Well, perhaps not everybody. The overall impression of the program was that is was designed to not offend. It was not in the least bit adventurous. There was no edge. Nothing to frighten the donkeys. No obeisance to Australian composers either, except for Carl Vine”s String Quartet No 4, the only 21st Century work in the whole festival. The cynics would suggest this inclusion was a deliberate marketing ploy to advertise Vine’s new collected string quartets album performed by the Goldner String Quartet. Be this as it may, your correspondent has a bit of a problem with artistic directors programming their own works unless there is some compelling artistic reason. Variety, given the extensive quartet repertoire, is not sufficient.
The most challenging work of the festival was, arguably, Peteris Vasks’ Violin Concerto, “Distant Light”. Vasks is not unknown to classical audiences here, having been an element of Australian Chamber Orchestra programming for some time. Indeed the ACO played “Distant Light” in 2005. The work was proposed, in this festival, by the soloist, Anthony Marwood, who says he was, as a violinist, significantly affected by the influence of Gidon Kremer whose autobiography was, in turn, a contributor to Vasks’ inspiration. Incredibly complex and moving, with indiscernible shifts in timing and mood, it was a credit to both Marwood’s skill and his confidence in the young players of the Chamber Orchestra of the Australian Academy of Music (ANAM) that the performance was undoubtedly the highlight of the festival: a remarkable and moving experience for all.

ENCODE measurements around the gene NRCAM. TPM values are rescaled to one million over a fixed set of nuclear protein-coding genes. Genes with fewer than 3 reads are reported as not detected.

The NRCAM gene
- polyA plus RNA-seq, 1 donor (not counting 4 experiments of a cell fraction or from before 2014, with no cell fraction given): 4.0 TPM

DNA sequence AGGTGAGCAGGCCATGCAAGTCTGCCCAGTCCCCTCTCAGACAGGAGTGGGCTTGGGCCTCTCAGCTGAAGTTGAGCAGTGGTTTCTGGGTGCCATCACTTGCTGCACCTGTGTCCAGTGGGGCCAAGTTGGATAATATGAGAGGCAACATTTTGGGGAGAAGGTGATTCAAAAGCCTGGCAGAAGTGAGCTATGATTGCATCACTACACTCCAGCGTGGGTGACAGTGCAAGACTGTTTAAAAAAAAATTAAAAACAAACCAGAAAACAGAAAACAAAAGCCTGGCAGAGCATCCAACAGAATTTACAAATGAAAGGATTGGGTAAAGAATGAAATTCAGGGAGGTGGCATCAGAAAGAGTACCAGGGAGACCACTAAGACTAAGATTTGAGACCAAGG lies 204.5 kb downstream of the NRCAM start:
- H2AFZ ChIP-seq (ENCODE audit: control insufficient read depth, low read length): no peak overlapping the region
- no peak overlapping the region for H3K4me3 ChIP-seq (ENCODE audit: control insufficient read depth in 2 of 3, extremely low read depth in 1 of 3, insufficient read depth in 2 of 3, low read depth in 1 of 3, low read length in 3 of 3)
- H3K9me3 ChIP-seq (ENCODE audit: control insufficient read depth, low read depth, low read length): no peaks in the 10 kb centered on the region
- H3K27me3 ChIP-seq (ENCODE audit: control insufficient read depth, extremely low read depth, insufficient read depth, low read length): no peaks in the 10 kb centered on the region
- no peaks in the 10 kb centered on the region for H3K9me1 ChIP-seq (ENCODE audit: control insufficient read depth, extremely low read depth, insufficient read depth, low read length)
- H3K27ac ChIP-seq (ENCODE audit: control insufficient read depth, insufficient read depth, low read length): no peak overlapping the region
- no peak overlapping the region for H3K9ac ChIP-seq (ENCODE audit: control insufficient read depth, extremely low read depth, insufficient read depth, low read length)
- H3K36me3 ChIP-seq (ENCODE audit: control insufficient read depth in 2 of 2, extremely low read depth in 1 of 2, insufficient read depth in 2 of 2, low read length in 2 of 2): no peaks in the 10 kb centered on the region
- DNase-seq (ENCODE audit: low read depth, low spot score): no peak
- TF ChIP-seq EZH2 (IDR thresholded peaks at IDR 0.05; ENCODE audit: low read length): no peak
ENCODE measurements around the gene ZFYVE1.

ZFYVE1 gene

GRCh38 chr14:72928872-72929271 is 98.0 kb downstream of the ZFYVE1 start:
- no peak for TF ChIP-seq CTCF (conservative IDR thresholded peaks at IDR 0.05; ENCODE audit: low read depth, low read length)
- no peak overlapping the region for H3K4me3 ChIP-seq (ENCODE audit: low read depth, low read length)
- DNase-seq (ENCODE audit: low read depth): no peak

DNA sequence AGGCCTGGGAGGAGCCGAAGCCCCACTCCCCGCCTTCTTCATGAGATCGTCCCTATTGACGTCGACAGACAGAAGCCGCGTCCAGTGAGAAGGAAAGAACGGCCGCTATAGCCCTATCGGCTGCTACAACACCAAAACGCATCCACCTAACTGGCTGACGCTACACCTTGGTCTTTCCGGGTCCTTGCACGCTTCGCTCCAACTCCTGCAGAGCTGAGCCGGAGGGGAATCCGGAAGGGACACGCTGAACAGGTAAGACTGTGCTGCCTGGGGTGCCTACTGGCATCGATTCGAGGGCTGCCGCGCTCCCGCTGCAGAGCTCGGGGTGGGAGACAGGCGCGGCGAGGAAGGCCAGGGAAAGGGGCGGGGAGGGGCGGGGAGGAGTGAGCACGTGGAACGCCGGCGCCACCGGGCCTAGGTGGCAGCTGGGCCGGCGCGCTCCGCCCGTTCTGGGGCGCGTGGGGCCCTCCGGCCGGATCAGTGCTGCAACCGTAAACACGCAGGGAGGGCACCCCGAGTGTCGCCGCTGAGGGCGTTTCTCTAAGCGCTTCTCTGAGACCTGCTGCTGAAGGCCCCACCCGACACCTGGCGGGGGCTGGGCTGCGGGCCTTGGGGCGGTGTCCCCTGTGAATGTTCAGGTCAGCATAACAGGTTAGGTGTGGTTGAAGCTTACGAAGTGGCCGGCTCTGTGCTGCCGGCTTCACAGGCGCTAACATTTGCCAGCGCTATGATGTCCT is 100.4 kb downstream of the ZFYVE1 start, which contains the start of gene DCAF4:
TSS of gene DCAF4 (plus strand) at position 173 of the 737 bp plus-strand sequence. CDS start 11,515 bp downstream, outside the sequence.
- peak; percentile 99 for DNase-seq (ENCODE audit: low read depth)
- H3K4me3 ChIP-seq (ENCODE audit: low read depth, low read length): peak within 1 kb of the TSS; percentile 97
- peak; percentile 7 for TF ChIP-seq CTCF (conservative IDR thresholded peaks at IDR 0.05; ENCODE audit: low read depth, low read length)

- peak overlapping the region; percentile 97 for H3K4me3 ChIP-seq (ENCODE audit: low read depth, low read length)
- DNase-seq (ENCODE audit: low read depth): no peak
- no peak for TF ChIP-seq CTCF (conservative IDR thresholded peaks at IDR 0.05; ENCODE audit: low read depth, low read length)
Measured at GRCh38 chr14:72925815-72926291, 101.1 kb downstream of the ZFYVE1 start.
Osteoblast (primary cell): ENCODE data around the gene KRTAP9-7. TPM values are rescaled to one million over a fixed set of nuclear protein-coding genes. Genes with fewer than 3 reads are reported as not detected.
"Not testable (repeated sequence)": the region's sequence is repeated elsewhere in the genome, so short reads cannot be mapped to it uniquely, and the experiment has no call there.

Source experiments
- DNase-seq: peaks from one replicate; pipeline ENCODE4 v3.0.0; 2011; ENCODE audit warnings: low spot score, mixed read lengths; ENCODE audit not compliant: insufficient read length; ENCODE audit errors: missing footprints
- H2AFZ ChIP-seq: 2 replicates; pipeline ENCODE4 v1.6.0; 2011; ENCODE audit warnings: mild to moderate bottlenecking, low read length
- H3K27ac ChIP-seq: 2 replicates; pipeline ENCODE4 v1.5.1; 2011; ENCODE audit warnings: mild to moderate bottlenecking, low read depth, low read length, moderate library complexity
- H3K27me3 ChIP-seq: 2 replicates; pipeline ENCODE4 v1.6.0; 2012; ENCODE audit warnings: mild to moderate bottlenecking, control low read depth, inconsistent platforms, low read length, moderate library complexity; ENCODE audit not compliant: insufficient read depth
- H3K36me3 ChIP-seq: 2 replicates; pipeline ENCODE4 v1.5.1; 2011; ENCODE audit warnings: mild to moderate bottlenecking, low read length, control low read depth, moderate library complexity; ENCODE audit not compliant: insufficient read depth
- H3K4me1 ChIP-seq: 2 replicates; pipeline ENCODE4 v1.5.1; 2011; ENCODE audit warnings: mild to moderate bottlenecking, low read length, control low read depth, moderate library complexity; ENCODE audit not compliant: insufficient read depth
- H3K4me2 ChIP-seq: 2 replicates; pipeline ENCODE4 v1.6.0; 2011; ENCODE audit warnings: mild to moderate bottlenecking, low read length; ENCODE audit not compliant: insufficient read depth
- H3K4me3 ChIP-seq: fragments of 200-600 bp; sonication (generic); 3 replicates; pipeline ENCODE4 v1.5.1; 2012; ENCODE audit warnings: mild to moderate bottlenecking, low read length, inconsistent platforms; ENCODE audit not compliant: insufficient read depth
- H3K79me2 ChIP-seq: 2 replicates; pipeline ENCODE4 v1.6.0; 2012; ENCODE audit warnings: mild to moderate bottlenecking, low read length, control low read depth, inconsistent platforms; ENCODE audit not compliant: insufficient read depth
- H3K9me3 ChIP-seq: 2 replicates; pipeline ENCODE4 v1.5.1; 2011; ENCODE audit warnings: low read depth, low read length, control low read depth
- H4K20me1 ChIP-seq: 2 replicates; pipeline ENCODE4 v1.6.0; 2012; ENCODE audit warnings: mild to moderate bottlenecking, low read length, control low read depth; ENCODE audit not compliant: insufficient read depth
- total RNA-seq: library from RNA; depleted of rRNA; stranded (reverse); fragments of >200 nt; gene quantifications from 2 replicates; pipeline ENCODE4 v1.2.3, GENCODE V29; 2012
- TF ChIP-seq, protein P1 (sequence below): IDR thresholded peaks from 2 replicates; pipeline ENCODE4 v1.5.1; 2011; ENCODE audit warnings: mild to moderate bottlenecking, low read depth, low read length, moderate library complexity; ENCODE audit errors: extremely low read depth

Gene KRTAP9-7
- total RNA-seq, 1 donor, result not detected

The festival opened with another highlight. Indeed in this case the whole first concert. The visiting American Enso Quartet provided a wonderful Haydn experience with a beautifully ornamented performance of the rarely heard Opus 20 No 2 quartet. This work was a game changer for the future of quartet writing. The unusual cello opening was delightfully played by the quartet’s New Zealand member, Richard Belcher, who produced a lovely tone throughout this and subsequent works on his Vuillaume cello. Following on was the first appearance of Fiona Campbell who won the audience’s heart with her rendition of Schumann’s moving “Frauenliebe und –leben”. Ian Munro provided sensitive accompaniment. The incredible theme restatement, on piano alone, which finishes this work was so movingly expressed that the audience seemed to gasp with emotion.